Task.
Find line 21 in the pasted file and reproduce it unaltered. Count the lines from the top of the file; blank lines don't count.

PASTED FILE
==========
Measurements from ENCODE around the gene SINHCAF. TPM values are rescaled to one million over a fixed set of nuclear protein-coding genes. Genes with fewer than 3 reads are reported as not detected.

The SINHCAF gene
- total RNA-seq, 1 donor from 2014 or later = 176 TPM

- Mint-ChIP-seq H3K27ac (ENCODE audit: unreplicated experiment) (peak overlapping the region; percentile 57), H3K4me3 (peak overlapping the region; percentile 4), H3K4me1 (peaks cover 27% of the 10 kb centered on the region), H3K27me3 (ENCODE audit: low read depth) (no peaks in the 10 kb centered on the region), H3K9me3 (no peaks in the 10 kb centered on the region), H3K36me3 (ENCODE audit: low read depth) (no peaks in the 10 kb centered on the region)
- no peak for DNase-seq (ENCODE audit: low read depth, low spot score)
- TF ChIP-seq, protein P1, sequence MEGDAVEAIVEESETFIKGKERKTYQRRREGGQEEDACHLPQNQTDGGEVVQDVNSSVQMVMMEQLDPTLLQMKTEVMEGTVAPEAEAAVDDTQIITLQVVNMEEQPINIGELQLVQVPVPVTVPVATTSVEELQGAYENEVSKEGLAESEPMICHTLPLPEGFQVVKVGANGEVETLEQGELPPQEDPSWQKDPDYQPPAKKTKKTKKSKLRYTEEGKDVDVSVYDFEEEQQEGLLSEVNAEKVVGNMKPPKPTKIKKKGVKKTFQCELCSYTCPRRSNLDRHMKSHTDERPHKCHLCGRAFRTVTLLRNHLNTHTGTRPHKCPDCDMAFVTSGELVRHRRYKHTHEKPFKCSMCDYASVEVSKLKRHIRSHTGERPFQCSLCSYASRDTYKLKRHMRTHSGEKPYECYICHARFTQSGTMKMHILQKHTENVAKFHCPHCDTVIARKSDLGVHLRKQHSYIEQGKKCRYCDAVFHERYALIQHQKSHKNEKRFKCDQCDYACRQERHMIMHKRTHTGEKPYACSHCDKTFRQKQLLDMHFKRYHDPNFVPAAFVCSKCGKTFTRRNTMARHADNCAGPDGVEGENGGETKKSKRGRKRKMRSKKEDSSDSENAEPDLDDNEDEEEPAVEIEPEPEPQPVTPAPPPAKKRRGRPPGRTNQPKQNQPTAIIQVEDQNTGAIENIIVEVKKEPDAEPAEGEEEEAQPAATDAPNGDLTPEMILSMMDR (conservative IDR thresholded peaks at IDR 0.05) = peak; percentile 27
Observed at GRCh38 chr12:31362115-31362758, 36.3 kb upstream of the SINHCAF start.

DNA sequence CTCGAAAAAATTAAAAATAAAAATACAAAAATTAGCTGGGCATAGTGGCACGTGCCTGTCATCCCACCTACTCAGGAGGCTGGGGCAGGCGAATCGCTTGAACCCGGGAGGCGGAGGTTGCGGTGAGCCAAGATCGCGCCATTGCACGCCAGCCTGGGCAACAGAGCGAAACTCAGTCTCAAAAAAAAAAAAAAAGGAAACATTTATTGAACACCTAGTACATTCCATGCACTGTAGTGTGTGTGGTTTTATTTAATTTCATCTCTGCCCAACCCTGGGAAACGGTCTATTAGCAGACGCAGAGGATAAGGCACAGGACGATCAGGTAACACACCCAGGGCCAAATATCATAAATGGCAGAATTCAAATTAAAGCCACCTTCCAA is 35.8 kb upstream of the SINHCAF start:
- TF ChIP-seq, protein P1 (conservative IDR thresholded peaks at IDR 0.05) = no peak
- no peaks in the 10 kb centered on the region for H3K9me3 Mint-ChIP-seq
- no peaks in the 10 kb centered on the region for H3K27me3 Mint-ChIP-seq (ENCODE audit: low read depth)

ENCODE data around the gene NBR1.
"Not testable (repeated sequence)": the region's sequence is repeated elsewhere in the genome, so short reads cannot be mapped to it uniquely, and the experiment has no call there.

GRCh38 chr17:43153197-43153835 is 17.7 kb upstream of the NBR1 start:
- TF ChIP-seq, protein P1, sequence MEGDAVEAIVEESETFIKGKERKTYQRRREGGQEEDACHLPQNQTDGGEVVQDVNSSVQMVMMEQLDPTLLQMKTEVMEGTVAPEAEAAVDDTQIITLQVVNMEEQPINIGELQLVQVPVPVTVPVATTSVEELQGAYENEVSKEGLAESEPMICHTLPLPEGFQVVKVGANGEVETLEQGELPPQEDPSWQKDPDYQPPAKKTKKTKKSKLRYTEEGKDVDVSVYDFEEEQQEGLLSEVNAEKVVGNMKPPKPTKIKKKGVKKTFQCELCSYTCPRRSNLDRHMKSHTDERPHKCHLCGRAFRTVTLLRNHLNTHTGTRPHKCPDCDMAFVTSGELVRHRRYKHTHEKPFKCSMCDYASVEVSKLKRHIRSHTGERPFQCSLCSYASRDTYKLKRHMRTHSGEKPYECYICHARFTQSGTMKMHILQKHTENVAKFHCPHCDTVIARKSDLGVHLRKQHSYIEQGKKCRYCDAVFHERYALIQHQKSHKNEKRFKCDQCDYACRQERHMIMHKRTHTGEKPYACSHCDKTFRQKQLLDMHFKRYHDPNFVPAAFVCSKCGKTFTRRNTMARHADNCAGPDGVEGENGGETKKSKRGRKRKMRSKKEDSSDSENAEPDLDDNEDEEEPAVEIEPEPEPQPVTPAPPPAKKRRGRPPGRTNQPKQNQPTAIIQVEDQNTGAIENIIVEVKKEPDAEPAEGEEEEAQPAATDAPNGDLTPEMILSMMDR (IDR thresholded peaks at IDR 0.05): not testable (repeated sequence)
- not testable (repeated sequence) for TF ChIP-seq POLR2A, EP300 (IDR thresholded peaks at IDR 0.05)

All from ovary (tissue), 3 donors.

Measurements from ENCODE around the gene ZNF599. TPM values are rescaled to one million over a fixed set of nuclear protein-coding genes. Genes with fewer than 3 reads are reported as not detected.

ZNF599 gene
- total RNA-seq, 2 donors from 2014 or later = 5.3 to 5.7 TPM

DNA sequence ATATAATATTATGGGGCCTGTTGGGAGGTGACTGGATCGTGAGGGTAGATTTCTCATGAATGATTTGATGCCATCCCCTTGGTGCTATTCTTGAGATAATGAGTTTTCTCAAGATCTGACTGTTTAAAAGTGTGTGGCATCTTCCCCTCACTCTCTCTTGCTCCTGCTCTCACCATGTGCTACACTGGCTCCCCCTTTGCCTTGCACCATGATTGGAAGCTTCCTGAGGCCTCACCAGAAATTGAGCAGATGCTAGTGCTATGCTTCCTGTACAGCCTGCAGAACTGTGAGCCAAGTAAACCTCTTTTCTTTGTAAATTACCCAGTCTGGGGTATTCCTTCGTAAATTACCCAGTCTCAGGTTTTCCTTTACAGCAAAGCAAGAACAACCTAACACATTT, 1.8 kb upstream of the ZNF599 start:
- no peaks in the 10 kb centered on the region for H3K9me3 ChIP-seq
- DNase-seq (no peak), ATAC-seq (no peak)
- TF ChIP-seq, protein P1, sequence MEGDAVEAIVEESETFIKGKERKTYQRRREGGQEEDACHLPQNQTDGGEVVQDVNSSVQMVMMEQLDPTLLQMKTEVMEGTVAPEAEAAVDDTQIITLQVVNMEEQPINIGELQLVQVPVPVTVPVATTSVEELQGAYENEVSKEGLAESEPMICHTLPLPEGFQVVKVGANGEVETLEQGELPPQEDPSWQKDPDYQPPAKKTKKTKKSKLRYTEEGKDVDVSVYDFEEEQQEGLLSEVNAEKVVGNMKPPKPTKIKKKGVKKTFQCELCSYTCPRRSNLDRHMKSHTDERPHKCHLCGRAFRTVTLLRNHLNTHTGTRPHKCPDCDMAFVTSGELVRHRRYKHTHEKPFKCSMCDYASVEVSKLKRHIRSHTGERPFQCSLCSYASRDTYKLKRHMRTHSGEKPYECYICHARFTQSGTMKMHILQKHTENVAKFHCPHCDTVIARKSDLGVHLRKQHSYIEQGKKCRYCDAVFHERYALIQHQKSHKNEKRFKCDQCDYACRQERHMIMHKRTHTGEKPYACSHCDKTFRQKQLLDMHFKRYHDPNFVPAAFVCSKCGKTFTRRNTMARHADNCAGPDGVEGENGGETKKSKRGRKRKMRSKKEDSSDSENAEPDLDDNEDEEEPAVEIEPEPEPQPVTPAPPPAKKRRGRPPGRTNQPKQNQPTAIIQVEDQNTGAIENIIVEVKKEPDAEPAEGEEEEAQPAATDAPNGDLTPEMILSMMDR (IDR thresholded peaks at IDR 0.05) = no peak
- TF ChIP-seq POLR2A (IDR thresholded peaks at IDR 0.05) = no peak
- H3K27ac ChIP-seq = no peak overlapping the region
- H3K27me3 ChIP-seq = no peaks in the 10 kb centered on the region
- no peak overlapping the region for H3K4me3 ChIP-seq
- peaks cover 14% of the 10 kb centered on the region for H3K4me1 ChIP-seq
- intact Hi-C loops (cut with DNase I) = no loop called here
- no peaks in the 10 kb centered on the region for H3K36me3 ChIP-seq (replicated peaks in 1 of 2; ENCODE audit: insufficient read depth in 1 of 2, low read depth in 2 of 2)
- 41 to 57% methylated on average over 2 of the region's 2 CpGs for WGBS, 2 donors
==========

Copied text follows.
DNA sequence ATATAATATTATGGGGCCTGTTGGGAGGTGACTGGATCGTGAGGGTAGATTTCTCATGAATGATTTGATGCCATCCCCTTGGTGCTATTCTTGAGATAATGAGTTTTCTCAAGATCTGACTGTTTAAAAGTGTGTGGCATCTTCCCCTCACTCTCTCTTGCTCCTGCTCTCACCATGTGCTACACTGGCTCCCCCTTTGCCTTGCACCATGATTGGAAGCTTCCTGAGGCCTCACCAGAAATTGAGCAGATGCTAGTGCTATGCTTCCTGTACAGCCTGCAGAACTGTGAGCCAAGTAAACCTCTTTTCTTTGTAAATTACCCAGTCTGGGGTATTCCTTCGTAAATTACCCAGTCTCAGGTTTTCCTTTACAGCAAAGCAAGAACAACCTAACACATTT, 1.8 kb upstream of the ZNF599 start: